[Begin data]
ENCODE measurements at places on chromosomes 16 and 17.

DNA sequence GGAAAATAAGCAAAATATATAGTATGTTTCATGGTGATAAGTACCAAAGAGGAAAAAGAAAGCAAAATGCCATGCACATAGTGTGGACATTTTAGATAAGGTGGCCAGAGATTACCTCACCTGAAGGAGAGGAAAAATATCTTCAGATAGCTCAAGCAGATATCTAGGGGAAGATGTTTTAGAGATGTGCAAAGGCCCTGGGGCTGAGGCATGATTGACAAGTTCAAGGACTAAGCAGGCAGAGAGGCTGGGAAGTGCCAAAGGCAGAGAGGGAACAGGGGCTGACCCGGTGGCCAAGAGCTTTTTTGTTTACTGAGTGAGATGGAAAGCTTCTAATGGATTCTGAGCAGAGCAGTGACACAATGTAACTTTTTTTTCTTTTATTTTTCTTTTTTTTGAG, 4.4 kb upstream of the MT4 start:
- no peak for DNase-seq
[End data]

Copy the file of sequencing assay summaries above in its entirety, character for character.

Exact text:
ENCODE measurements at places on chromosomes 16 and 17.

DNA sequence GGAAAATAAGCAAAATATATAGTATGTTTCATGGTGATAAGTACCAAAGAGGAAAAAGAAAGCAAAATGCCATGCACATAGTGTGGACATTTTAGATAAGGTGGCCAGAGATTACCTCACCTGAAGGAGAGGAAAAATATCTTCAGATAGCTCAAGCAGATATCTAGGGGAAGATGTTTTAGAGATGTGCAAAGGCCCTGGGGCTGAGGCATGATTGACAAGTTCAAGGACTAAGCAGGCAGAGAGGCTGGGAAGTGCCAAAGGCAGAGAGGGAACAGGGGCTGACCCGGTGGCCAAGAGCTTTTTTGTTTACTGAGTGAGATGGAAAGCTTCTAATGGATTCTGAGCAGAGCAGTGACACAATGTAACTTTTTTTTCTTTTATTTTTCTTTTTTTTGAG, 4.4 kb upstream of the MT4 start:
- no peak for DNase-seq